After all, now he had an audience.
In the morning, Winston was still flirting.
And his audience was almost too appreciative.
Edmund spent his time at the buffet, trying to pretend that he and Winston were not related.
Winston wasn’t the only one who turned heads, though. He was just the only one who was excited by it.
“What are we going to do with our first day?” Victoria said, trying to ignore the stares from the tourist who had sat down, uninvited, at their breakfast table.
To her relief, he finally took the hint.
“So guess, what?” Winston said, “There’s a culinary school here that specializes in Asian and Polynesian cuisine. I’m going to take a cooking class!”
Victoria’s face lit up.
“You know, Winston, that gives me a great idea!”
“Both of you have fun,” Edmund said. “I have some books to read.”
Winston rolled his eyes. “You know how to have a good time, brother.”
Edmund was indeed off to read books. The Fae Council had turned him on to an archive of the arcane arts hidden in Sunlit Tides. Such things were always hidden unless you were taught to look for them.
He had to plead with the proprietor to convince him that he was qualified to access the collection. The names of the Fae Council of Avalon didn’t hold much power out here. But Edmund was persistent.
He wasn’t disappointed.
There was information here on vampires that he’d never guessed at.
But he also found himself… lonely. It was an unfamiliar feeling. He wondered what Joy thought of him, if she thought anything at all.
The sky opened up in a tropical downpour, but Victoria was undaunted.
She enrolled in a sailing class at the marina.
She hoped it wasn’t too touristy.
She wanted to learn some serious sailing.
She wasn’t too disappointed in the class, but she had exceeded all they could teach her by the time it was half over. She was a natural.
It was just her, the ocean, and the wind. It was like a dream come true.
But the best part was the unlimited boat rental that came with the class.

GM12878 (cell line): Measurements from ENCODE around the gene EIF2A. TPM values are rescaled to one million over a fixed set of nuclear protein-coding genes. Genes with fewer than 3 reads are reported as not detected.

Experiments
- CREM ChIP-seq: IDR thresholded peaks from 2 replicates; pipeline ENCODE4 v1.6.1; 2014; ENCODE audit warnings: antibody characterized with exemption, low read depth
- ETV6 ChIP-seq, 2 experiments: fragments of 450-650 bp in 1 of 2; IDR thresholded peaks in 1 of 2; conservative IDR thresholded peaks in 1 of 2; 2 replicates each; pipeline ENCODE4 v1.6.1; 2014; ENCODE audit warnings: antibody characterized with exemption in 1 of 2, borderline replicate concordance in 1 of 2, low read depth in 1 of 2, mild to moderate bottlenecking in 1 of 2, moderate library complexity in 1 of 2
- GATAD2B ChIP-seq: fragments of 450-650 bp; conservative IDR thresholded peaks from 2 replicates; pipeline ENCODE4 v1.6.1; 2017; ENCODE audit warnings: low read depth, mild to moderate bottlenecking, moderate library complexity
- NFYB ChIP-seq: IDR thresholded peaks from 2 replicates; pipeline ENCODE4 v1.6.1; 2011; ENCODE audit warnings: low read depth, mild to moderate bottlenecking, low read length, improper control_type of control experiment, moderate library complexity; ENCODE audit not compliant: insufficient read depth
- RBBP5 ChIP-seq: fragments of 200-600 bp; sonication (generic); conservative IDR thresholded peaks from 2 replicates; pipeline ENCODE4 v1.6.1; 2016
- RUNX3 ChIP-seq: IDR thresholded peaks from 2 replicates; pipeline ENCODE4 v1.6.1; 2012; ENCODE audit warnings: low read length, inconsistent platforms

Now she could go anywhere on the island, not just the parts reserved for tourists.
True to his word, Winston enrolled in a Teppanyaki class.
It was like someone had designed a culinary tradition with Winston in mind.
And plenty of excuse to relax with a resort massage.
All three returned, exhausted, to their suite at night.
Tired or not, Winston had plenty of time to spend texting his admirer before bed.
While Winston was absorbed in his phone, Victoria and Edmund drifted out to the balcony to look out at the ocean.
After a while, Victoria turned to watch Edmund watching her. “You want to ask me an uncomfortable question about talking to people, don’t you?” she said.
“Not this time, really,” Edmund said. “I’m try to ask myself instead.”
Victoria smiled at him. “You’ll do better that way. You can’t get that girl out of your head, huh? The one you want to help?”
“Actually,” Edmund admitted. “I was thinking of someone else.”
Victoria raised her eyebrows. “Wow, two girls in your life. You’re turning into a social butterfly.”
Edmund chuckled. “What about you? Whenever I see you in public, you have at least one man following you. Why is it you haven’t found true love by now?”
Victoria sighed. “That’s just the problem, isn’t it? I don’t even know what they like so much about me.”
“That’s because you can’t see yourself,” Edmund said.
In the morning, when his brother and sister headed down to breakfast, Edmund found a private room to write.
He wasn’t sure how to express to Joy the way he felt about her, but he hoped that if practiced writing them out, he could get better at it.
Victoria made good use of her freedom of the sea.
To find the treasures hidden under the surface.
Sunlit Tides was home to some awe-inspiring aquatic antiquities sites off the beaten path.
And in the dark depths of old ruins,
she was sure she saw someone watching her intently.
She tried to wave, but the figure swam away.
Winston discovered his admirer worked evenings at the resort bar.
So he took a sudden interest in exotic drinks.
“I’ve never had a drink that smoked before!”
“Wow, it’s pretty good!”
“I was sure you wouldn’t lead me wrong!”
At that, even his captive audience had to roll her eyes.
“Ok, sorry, that was laying it on a little think, even for me.”
She had to laugh at that.
One evening, Victoria came down to see what the fuss was about.
“How are you doing, brother dear? I wanted to know where you’ve been disappearing to all this time.”
“Enjoying some great drinks! Try something. I didn’t know you could do such crazy things with juice!”
“OK, I do have to try. Make me something.”
“Do you have a favorite drink?” the bartender asked.
“Not really. Surprise me.”
She was surprised all right.
She sneaked off to pour the rest of the drink in a planter and headed to bed.